After reviewing both systems the RE and Unibridge’s grain data software (UGDS) consultant felt these two software packages can be linked for automatic feed-forward and feed-back data transfer communication. This communication would allow UGDS to forward all silo fill data (which includes the data of all graded grain by truck loads that had been transferred to designated silos) to EGBM , then as each new truck load of grain arrived, was sampled and graded, UGDS would query EGBM for the silo which the new truckload of grain was most nearly like and whether there was space for that load in the silo.
Although these systems seem to have potential to interface, the EGBM can be used independently at country or terminal elevators without UGDS truck scale software. EGBM can receive data from EXCEL spread sheets, which a grain elevator clerk or grain manager can complete, then load into the EGBM. Data for a large number of individual silos can be manually loaded into EGBM.
The main strength of EGBM is its ability to take evaluate grain characteristics in a large number of silos and consistently prescribe the optimum grain blend from these silos to meet contract or market specifications, while still retaining the maximum volume of premium or high value grain. With discount schedules preloaded into EGBM from all designated or selected markets, a grain manager can decide where he can sell his grain at maximum profits based on grain discounts and transportation expense. The EGBM will provide U.S. elevator managers with a sustainable marketing tool that they have not had access to – EGBM calculate infinitely faster and more precisely than any grain manager can do manually. Yet, it allows him the flexibility of manually controlling the process. By removing or blocking out selected silos from the blending process, the manager can force EGBM to use the limited data as he chooses.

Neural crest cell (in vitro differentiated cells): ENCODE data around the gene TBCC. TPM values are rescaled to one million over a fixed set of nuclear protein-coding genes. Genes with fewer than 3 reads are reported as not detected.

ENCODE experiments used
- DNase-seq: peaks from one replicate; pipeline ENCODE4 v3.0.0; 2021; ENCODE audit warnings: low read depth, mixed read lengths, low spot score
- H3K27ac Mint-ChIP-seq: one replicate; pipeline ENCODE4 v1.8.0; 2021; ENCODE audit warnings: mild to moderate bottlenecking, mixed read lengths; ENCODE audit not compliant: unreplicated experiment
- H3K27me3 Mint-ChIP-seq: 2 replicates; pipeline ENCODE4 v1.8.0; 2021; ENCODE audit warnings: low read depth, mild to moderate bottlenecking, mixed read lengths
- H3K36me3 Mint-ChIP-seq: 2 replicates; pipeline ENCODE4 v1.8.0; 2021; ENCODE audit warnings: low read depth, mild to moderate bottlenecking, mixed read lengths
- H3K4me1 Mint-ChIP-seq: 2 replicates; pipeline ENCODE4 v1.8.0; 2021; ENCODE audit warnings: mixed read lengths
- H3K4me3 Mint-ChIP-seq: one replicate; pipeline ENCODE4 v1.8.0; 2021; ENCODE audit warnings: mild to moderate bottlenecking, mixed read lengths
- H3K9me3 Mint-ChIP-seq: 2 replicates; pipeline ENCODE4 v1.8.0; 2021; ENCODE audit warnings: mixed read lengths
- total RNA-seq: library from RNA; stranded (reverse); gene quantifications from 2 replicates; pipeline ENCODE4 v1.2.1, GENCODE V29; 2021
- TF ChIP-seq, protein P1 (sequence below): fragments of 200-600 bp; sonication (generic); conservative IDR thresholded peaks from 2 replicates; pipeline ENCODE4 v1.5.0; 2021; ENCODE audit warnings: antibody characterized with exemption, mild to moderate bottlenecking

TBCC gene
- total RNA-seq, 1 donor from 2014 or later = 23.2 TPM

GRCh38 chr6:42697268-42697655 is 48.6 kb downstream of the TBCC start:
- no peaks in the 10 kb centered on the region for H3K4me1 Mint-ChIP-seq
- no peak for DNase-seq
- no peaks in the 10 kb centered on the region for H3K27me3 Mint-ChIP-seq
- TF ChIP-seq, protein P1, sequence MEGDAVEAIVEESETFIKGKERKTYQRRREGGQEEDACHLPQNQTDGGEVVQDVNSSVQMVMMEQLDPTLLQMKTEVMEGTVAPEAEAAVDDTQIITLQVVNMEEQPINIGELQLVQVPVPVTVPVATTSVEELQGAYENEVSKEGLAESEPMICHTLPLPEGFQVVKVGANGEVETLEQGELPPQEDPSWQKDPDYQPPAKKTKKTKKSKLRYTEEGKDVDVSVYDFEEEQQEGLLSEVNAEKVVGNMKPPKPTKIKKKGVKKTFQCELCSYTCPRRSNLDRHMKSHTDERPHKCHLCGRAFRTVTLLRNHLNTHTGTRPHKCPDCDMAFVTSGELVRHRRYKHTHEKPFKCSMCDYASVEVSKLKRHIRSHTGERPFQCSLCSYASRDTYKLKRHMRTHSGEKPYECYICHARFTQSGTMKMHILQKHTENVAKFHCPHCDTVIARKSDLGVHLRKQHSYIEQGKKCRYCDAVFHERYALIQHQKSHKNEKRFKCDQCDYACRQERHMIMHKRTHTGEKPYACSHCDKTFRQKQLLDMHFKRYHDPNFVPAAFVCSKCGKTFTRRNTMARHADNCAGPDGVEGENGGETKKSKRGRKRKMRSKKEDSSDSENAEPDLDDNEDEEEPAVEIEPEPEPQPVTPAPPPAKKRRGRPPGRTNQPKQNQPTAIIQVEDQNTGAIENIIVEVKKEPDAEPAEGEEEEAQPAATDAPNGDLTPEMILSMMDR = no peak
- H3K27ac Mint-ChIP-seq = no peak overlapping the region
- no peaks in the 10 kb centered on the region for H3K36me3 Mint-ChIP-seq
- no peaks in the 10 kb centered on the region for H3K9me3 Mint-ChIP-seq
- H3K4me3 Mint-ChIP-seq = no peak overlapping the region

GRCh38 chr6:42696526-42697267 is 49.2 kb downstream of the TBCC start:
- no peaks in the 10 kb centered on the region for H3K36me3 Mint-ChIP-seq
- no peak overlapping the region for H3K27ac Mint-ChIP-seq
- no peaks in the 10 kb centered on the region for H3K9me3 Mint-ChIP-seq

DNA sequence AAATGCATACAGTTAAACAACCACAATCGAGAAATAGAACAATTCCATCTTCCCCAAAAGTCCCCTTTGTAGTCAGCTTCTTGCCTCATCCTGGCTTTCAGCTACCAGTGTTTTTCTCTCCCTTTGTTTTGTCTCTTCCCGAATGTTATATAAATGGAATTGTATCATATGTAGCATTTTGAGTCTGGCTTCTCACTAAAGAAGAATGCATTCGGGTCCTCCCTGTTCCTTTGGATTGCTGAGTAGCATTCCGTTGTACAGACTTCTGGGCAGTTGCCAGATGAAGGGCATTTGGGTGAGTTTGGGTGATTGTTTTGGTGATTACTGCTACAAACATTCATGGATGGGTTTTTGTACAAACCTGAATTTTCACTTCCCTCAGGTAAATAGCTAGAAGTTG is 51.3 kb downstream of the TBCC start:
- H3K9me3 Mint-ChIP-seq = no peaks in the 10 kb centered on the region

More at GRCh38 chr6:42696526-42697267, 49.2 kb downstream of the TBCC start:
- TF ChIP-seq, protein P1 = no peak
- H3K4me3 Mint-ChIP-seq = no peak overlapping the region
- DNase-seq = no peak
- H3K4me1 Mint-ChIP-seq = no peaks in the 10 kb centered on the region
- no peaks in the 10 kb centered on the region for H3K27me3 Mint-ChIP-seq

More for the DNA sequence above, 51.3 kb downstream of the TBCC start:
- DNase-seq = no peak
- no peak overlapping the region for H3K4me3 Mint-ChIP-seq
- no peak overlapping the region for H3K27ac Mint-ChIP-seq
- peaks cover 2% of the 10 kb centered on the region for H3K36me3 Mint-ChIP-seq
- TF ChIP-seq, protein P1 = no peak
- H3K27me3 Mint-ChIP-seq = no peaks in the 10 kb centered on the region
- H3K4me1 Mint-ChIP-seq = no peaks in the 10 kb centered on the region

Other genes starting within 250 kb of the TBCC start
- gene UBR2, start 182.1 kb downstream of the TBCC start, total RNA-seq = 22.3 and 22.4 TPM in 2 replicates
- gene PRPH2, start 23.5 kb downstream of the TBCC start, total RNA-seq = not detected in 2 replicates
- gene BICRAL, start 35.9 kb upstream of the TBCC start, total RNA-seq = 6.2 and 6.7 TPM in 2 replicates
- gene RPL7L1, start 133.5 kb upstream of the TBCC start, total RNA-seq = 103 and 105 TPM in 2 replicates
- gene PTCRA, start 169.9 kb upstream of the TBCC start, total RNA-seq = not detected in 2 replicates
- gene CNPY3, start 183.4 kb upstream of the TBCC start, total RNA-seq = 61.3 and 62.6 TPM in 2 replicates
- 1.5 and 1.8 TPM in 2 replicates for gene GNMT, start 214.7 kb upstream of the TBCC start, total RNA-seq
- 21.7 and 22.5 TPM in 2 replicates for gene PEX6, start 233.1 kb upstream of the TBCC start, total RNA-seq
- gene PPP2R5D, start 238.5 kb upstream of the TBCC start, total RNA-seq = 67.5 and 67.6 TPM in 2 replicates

The EGBM development has resulted in an excellent sustainable product which appears to provide a major, long term benefit for OK, TX and U.S. grain elevator managers.
Impacts and Contributions/Outcomes
1. SEALING grain storages — seems like a simple, unimportant act – but it is very important.
Proper sealing of a grain storage structure of any type — sealing all fans and base openings except when ready for use, like aeration in the fall, and grain unloading augers sealed until time to unload the grain — will keep insects out of the base of the grain storage, and force them to enter the top, where they are much easier to monitor and control.
Thus, SEALING is one of the most important, sustainable, cost effective actions – and the best investment — that an elevator manager or farmer can do for his grain storage facility.